A package for capturing and analyzing network flow data and intraflow data, for network research, forensics, and security monitoring.
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        A package for capturing and analyzing network
     flow data and intraflow data, for network research,
          forensics, and security monitoring.


Joy is a BSD-licensed libpcap-based software package for extracting data features from live network traffic or packet capture (pcap) files, using a flow-oriented model similar to that of IPFIX or Netflow, and then representing these data features in JSON. It also contains analysis tools that can be applied to these data files. Joy can be used to explore data at scale, especially security and threat-relevant data.

JSON is used in order to make the output easily consumable by data analysis tools. While the JSON output files are somewhat verbose, they are reasonably small, and they respond well to compression.

Joy can be configured to obtain intraflow data, that is, data and information about events that occur within a network flow, including:

  • the sequence of lengths and arrival times of IP packets, up to some configurable number of packets.

  • the empirical probability distribution of the bytes within the data portion of a flow, and the entropy derived from that value,

  • the sequence of lengths and arrival times of TLS records,

  • other non-encrypted TLS data, such as the list of offered ciphersuites, the selected ciphersuite, the length of the clientKeyExchange field, and the server certificate strings,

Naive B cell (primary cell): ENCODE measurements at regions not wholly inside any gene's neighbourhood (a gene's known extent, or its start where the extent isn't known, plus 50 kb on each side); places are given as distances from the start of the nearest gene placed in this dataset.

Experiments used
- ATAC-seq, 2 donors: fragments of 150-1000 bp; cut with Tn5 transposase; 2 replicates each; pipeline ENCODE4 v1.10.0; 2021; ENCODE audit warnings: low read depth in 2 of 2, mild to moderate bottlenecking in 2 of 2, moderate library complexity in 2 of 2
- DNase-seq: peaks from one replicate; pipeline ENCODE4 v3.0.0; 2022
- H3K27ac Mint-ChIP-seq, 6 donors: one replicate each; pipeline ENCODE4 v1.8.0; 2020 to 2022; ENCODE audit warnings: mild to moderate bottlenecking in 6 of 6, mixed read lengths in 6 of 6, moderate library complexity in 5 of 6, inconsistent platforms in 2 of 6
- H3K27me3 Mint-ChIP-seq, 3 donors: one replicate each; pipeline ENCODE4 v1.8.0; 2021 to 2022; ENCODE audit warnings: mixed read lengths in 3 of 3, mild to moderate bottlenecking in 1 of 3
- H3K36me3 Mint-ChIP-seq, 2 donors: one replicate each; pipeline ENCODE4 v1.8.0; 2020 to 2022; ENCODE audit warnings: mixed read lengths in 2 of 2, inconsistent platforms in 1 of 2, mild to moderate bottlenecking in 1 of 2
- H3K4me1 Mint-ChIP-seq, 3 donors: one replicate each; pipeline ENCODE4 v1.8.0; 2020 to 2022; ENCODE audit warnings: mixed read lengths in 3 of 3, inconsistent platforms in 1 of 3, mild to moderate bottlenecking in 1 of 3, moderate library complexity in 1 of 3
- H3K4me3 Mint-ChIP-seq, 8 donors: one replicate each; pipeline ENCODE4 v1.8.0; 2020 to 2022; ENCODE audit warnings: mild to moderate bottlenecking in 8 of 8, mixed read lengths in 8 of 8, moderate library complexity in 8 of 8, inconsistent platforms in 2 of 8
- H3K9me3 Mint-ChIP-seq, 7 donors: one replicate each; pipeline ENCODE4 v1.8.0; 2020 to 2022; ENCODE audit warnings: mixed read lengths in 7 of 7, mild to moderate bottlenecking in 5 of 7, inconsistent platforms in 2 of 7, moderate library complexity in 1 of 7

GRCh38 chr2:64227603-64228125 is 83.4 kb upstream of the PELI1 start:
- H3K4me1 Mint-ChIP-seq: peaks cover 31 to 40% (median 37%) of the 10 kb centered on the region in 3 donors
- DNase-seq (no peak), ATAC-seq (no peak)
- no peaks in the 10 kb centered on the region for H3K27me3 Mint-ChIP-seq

• DNS names, addresses, and TTLs,

  • HTTP header elements and the first eight bytes of the HTTP body, and

  • the name of the process associated with the flow, for flows originate or terminate on the host on which pcap is running.

Joy is intended for use in security research, forensics, and for the monitoring of (small scale) networks to detect vulnerabilities, threats and other unauthorized or unwanted behavior. Researchers, administrators, penetration testers, and security operations teams can put this information to good use, for the protection of the networks being monitored, and in the case of vulnerabilities, for the benefit of the broader community through improved defensive posture. As with any network monitoring tool, Joy could potentially be misused; do not use it on any network of which you are not the owner or the administrator.

Flow, in positive psychology, is a state in which a person performing an activity is fully immersed in a feeling of energized focus, deep involvement, and joy. This second meaning inspired the choice of name for this software package.

Joy is alpha/beta software; we hope that you use it and benefit from it, but do understand that it is not suitable for production use.


This package was written by David McGrew, Blake Anderson, Philip Perricone and Bill Hudson {mcgrew,blaander,phperric,bhudson}@cisco.com of Cisco Systems Advanced Security Research Group (ASRG) and Security and Trust Organization (STO).

Quick Start


Joy has been successfully run and tested on Linux (Debian, Ubuntu, CentOS, and Raspbian) and Mac OSX. The system has been built with gcc and GNU make, but it should work with other development environments as well.

First, obtain the package from github, and change to the joy directory.

To configure the package, run "./config" in the main directory:

[joy]$ ./config

Resolve any dependencies that were not automatically found. Once resolved, re-run "./config" to ensure all dependencies were discovered.

To build the package, run "make" in the main directory:

[joy]$ make

This will cause the programs to be compiled, linked, stripped, and copied into the 'bin' directory as appropriate.